Published: 07th March 2020
Everyday Sheroes: 70-year-old Vilasini Dasappan goes door-to-door hawking some of the freshest fish in Kochi
In our run-up to Int'l Women's Day 2020, we have curated this series of stories of women who aren't extraordinary — but our world may just stop going around smoothly if they decided to call it a d
More than three decades ago, her mother-in-law handed over a large aluminum vessel to Vilasini Dasappan and asked her to be a fishmonger. Though she was quite apprehensive, the 70-year-old remembers nodding her head. "It was a necessity back then. I had to earn my bread," she recalls. "My husband worked in a shrimp factory and he would be unemployed for days. My mother-in-law, who used to be a fishmonger, had fallen ill and I had three children to feed. This was my only option to earn money," she narrates. Right from that day, every morning, she woke up at 5:00 am, before the crack of dawn. She made breakfast, freshened up, took the vessel and went down to the local fishermen in North Paravur in Kerala to buy the freshest catch, straight from the sea. She then carried it from house to house and sold it to the womenfolk in the neighbourhood.
There are a lot of difficulties in this job. But I am not privileged enough to let them bother me. This helps me earn my bread every day
Vilasini has been doing this routinely and religiously for all these years, without taking even a day off. "By around 9 in the morning, I'd have finished selling all the fish. I go home and make lunch. Again, at 2 pm, I go to the vendor in the town to buy some more fish which I sell at a tiny stall near my house, until 6:00 pm," Vilasini explains her daily routine. "I walk around 3-4 kilometres these days. That's the maximum that I can do. But that wasn't the case twenty years ago. I have walked through all the major streets of this town," she recalls. Vilasini wore a checkered mundu, a turquoise blouse and crumbled cotton white shawl with a golden and blue border. "This is a new addition," she says, touching the shawl. "Previously, I only wore a mundu and a blouse. It feels embarrassing, to think about it now," she says with a shy smile.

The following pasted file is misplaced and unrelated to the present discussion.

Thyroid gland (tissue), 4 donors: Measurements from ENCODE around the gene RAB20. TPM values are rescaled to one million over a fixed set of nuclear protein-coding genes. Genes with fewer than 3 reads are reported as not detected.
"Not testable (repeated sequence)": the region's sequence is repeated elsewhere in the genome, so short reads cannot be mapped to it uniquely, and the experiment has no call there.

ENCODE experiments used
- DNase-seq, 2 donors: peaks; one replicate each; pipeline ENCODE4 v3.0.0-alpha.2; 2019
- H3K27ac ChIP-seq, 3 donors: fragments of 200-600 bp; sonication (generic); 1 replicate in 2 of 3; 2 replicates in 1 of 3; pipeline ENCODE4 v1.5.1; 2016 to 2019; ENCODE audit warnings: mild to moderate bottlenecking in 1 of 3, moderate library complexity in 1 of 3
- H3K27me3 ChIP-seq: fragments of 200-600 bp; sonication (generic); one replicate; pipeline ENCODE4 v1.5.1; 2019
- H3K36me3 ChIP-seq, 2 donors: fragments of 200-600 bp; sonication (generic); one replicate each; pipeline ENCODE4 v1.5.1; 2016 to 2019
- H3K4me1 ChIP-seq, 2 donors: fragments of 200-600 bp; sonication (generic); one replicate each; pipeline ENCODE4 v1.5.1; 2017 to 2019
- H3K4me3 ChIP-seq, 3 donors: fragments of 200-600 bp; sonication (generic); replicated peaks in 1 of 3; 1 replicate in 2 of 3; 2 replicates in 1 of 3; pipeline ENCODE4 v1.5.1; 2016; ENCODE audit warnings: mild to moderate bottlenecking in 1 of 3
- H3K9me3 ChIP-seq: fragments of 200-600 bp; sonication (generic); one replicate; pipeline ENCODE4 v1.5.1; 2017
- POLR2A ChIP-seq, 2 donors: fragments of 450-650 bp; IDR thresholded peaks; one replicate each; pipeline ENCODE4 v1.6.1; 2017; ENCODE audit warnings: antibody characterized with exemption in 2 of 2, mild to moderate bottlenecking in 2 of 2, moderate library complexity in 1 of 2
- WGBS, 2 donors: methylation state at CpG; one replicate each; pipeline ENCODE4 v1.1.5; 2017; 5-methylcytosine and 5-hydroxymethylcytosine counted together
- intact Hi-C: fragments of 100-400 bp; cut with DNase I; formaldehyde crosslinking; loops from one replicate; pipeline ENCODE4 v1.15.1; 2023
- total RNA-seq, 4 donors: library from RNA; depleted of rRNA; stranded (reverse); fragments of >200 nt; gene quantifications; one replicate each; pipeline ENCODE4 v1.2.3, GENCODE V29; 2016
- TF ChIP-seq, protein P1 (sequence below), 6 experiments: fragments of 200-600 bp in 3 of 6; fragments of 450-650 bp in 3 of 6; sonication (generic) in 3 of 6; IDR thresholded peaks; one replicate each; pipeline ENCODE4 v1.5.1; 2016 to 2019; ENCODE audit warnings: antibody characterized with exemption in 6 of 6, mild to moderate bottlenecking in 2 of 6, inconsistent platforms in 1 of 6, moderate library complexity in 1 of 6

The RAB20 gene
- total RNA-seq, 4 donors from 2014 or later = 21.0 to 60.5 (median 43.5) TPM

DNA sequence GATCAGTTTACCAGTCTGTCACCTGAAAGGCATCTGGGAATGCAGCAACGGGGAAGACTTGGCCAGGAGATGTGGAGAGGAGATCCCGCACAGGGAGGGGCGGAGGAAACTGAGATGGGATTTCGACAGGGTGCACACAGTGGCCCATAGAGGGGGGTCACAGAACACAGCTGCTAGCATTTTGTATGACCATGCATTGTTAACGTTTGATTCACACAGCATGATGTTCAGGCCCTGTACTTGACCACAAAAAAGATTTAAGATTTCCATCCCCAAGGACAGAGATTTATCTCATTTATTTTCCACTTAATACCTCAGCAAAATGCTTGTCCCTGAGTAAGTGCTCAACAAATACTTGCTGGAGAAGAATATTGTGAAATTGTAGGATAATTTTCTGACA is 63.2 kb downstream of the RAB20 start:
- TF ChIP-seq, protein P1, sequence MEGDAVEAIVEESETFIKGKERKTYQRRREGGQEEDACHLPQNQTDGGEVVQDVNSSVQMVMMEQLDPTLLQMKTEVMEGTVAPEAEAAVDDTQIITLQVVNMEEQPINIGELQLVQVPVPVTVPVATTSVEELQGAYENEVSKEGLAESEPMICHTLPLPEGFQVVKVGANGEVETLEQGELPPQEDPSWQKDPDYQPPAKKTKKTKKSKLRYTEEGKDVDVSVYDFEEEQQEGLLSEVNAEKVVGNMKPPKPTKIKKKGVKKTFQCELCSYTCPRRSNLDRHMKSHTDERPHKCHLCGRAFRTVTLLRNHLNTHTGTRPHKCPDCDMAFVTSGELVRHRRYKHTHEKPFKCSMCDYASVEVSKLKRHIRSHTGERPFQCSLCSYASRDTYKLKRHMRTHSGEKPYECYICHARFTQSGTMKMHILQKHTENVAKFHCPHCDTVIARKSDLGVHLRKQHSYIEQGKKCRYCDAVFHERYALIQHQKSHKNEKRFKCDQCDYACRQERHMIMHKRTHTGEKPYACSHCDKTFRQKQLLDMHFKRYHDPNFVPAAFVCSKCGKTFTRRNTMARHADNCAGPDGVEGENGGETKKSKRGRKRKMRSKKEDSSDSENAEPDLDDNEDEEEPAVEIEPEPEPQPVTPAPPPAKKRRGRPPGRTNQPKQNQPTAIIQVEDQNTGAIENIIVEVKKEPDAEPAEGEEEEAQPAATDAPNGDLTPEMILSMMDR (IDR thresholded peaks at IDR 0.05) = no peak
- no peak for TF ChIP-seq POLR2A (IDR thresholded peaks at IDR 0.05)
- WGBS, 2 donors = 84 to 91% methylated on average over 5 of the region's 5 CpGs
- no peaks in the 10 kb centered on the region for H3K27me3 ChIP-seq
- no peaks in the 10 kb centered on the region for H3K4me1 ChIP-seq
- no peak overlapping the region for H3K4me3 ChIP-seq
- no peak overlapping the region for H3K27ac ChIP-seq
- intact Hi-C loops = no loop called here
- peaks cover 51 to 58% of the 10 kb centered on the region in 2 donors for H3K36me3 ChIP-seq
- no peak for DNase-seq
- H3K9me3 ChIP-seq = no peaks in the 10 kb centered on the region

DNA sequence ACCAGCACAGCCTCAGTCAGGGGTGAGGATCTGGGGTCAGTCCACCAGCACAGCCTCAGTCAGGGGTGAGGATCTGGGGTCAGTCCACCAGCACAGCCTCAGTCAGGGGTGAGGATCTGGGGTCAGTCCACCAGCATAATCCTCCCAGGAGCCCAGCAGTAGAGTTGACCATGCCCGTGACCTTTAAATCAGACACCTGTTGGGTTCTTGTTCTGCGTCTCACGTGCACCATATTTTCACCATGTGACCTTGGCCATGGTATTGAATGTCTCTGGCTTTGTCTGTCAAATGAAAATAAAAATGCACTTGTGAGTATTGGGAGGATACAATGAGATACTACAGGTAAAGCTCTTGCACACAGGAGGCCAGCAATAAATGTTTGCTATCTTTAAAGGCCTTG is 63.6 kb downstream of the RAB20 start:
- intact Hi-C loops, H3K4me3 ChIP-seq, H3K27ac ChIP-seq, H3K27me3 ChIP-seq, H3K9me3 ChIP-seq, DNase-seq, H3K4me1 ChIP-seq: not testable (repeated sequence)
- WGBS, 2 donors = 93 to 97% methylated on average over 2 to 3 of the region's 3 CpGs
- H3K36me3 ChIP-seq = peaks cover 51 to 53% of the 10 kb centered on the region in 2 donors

At 9 am, the sun is scorching hot. She wipes her sweat several times with the shawl's end. "The heat is unbearable these days. Thank God I get to go home by 10 am. I escape the noon sun," she says and adds, "But at 2 pm, I don't bother to walk. It is almost impossible. So, I take a bus to town and come back to my stall in an auto-rickshaw." Vilasini's stall is a small one, with no chair next to it. "I stand there until 6:00 pm on most days, despite walking this distance every morning. It is certainly taking a toll on my health," she says. Her knees are no longer strong. "The pain gets really bad at times. I mostly massage my legs with an Ayurvedic oil and keep moving forward," she says.
In the midst of her routine, Vilasini could not get the time to learn how to read and write. "I went to school until Grade III but that was a futile exercise. I don't know the alphabet," she says. "My mother was a household help and I had to take care of my younger siblings when she was away. I joined the literacy mission's classes recently, but where is the time to attend it?" she asks poignantly.
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